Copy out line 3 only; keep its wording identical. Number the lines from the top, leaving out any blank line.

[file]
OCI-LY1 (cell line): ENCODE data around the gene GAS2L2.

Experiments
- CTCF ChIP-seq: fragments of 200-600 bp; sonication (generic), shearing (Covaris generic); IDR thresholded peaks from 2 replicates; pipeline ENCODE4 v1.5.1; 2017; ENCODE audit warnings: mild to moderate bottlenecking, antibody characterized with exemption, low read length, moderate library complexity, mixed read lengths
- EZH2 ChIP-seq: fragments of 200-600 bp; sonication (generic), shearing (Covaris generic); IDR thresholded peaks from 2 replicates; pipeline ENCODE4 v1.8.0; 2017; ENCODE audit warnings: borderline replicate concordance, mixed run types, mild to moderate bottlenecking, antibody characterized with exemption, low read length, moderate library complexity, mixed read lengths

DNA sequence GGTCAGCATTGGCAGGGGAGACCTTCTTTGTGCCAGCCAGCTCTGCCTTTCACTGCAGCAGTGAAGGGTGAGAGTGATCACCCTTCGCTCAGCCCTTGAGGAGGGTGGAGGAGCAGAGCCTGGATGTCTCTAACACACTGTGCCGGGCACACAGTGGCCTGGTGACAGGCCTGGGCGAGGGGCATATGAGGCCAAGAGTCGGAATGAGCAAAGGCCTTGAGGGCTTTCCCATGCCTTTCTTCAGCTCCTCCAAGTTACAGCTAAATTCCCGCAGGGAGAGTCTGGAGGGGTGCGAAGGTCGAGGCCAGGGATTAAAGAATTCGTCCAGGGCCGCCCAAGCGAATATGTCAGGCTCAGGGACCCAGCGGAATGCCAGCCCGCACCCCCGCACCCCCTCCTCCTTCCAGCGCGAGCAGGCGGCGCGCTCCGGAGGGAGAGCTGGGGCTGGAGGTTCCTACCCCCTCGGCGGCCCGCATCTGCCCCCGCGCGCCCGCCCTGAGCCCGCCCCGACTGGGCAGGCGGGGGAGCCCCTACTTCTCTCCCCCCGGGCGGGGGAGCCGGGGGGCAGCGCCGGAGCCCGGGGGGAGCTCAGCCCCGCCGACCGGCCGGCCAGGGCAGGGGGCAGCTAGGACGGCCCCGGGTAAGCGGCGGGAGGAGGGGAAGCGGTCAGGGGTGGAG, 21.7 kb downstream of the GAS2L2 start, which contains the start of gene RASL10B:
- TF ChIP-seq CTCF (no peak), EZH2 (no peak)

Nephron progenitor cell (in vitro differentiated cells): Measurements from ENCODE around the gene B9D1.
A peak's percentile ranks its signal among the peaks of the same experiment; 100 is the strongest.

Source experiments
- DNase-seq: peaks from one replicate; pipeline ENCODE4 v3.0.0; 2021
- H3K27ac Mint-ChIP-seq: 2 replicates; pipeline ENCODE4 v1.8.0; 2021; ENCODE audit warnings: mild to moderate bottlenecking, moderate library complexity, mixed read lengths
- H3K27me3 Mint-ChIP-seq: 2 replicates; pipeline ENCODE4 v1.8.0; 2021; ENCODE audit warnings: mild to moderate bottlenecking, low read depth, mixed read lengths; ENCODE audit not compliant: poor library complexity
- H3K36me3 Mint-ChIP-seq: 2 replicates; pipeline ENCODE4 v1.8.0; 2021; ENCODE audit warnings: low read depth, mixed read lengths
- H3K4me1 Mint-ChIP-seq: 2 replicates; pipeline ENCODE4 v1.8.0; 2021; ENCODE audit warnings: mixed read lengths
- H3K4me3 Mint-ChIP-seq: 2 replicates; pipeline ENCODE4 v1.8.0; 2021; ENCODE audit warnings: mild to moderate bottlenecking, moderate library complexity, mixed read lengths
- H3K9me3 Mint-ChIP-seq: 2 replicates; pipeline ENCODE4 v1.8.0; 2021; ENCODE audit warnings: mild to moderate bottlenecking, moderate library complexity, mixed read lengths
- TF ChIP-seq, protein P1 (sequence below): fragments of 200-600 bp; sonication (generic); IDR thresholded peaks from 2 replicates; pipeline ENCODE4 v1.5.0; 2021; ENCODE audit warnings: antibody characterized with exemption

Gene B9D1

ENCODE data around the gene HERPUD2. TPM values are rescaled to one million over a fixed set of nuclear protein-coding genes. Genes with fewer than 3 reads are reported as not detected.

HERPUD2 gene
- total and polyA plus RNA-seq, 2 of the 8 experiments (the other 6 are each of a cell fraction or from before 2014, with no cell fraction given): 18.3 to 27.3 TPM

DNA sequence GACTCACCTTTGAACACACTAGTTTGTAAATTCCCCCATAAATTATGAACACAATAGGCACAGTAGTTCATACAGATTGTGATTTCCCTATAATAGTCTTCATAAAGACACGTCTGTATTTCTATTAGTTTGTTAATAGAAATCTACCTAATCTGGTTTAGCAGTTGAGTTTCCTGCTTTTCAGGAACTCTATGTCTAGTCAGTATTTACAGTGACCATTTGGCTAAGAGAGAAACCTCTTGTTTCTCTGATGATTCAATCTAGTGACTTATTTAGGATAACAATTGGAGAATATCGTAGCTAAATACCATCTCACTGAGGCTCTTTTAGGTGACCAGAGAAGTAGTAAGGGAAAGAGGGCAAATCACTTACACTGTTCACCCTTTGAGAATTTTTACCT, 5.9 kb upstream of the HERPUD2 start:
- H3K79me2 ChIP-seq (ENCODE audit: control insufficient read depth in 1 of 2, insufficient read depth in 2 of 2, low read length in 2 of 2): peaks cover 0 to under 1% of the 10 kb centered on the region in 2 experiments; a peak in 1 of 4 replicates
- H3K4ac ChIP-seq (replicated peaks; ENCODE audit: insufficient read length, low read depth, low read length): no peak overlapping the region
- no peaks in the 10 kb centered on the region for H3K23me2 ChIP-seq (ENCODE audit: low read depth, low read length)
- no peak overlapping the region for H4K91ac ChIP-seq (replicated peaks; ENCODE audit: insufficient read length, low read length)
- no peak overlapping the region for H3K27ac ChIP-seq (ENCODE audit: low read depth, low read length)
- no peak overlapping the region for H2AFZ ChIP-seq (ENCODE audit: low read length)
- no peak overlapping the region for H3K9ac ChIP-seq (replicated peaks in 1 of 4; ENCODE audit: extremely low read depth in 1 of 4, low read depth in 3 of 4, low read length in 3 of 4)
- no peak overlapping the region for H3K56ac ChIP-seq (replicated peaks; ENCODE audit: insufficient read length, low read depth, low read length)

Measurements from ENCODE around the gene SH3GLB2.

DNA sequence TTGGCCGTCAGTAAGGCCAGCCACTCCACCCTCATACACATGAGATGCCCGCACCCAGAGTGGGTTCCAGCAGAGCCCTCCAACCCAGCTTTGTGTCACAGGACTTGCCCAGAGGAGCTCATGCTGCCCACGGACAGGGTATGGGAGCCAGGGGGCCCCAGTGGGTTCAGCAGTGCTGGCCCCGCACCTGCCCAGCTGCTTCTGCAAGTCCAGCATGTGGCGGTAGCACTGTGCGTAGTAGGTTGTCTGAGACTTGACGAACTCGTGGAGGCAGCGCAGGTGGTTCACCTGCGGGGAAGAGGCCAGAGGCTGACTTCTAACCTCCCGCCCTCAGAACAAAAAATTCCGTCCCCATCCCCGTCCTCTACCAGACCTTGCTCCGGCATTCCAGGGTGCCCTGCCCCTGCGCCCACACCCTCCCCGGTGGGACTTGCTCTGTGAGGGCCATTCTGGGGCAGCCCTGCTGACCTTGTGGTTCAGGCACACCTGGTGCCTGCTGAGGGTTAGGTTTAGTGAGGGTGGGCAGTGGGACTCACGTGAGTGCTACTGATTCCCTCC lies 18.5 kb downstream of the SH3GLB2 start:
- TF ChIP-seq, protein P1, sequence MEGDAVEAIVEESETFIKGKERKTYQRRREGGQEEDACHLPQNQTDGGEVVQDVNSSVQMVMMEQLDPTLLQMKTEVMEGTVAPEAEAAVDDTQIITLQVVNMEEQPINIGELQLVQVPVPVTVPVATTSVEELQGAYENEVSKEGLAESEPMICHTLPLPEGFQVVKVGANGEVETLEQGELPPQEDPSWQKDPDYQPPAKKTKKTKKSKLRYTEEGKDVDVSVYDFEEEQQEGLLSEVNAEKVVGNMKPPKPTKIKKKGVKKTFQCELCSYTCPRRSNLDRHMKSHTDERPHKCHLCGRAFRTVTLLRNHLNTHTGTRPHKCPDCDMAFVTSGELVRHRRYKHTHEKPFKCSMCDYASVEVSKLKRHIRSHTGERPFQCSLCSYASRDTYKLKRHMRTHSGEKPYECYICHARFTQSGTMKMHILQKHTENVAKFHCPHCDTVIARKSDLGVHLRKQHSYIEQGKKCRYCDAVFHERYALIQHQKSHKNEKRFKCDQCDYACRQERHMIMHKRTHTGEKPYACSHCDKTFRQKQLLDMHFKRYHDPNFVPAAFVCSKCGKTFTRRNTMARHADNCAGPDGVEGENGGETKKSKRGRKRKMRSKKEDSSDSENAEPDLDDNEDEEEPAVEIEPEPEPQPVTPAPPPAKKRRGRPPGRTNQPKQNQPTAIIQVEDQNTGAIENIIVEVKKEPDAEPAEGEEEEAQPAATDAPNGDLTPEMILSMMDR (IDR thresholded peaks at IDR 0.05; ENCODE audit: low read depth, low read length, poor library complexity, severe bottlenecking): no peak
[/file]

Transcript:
- CTCF ChIP-seq: fragments of 200-600 bp; sonication (generic), shearing (Covaris generic); IDR thresholded peaks from 2 replicates; pipeline ENCODE4 v1.5.1; 2017; ENCODE audit warnings: mild to moderate bottlenecking, antibody characterized with exemption, low read length, moderate library complexity, mixed read lengths